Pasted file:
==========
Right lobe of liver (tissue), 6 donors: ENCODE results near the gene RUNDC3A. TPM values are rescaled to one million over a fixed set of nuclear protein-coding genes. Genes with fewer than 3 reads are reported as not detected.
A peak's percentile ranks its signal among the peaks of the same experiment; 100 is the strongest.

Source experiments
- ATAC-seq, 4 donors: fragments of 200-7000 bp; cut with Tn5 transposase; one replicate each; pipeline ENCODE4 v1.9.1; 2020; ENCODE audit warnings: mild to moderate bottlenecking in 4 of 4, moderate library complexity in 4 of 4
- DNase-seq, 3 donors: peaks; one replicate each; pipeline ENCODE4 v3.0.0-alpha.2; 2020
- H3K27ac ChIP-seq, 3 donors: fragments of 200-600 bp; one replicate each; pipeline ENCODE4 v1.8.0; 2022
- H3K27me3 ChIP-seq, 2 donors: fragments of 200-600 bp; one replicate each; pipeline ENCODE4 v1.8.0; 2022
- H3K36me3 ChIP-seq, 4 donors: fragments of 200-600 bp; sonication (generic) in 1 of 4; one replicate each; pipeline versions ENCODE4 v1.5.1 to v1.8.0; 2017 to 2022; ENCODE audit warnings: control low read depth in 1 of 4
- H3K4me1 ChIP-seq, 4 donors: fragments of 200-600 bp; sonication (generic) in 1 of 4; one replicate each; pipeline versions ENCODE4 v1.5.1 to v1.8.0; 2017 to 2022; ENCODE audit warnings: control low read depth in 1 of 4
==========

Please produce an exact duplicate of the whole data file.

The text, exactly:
Right lobe of liver (tissue), 6 donors: ENCODE results near the gene RUNDC3A. TPM values are rescaled to one million over a fixed set of nuclear protein-coding genes. Genes with fewer than 3 reads are reported as not detected.
A peak's percentile ranks its signal among the peaks of the same experiment; 100 is the strongest.

Source experiments
- ATAC-seq, 4 donors: fragments of 200-7000 bp; cut with Tn5 transposase; one replicate each; pipeline ENCODE4 v1.9.1; 2020; ENCODE audit warnings: mild to moderate bottlenecking in 4 of 4, moderate library complexity in 4 of 4
- DNase-seq, 3 donors: peaks; one replicate each; pipeline ENCODE4 v3.0.0-alpha.2; 2020
- H3K27ac ChIP-seq, 3 donors: fragments of 200-600 bp; one replicate each; pipeline ENCODE4 v1.8.0; 2022
- H3K27me3 ChIP-seq, 2 donors: fragments of 200-600 bp; one replicate each; pipeline ENCODE4 v1.8.0; 2022
- H3K36me3 ChIP-seq, 4 donors: fragments of 200-600 bp; sonication (generic) in 1 of 4; one replicate each; pipeline versions ENCODE4 v1.5.1 to v1.8.0; 2017 to 2022; ENCODE audit warnings: control low read depth in 1 of 4
- H3K4me1 ChIP-seq, 4 donors: fragments of 200-600 bp; sonication (generic) in 1 of 4; one replicate each; pipeline versions ENCODE4 v1.5.1 to v1.8.0; 2017 to 2022; ENCODE audit warnings: control low read depth in 1 of 4